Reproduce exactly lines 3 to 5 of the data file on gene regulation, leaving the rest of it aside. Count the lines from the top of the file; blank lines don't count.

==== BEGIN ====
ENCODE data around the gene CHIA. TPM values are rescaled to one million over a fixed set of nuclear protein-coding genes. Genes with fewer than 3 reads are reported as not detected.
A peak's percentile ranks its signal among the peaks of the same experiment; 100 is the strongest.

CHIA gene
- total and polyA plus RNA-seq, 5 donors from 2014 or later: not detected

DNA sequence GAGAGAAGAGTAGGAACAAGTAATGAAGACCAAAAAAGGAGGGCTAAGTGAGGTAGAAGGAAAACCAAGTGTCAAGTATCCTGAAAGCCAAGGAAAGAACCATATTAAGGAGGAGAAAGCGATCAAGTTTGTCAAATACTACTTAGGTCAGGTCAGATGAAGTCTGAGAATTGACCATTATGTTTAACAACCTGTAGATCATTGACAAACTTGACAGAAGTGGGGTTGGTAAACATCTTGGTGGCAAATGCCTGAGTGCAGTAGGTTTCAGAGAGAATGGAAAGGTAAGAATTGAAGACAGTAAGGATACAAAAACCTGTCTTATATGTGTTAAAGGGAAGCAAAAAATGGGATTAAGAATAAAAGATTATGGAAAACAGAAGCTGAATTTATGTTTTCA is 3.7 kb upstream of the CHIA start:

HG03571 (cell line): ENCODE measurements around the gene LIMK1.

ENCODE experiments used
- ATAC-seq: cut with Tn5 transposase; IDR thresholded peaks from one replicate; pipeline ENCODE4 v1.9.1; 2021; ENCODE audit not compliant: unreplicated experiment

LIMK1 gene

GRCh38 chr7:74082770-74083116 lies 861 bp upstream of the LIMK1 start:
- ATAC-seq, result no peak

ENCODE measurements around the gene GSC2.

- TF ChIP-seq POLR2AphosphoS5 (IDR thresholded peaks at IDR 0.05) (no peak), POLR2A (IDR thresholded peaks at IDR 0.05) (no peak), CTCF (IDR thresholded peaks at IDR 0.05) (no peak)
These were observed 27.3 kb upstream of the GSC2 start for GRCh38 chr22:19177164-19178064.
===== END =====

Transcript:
CHIA gene
- total and polyA plus RNA-seq, 5 donors from 2014 or later: not detected

DNA sequence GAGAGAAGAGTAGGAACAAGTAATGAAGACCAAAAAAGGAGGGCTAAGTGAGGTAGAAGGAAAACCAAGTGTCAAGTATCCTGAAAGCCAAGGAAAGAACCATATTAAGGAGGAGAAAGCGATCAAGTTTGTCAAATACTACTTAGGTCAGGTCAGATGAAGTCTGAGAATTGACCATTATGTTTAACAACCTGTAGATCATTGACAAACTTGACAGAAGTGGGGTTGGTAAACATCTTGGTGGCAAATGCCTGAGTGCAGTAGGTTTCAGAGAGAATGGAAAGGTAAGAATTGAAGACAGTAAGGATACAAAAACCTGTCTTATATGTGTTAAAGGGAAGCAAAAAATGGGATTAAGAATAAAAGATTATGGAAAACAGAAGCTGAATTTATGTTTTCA is 3.7 kb upstream of the CHIA start: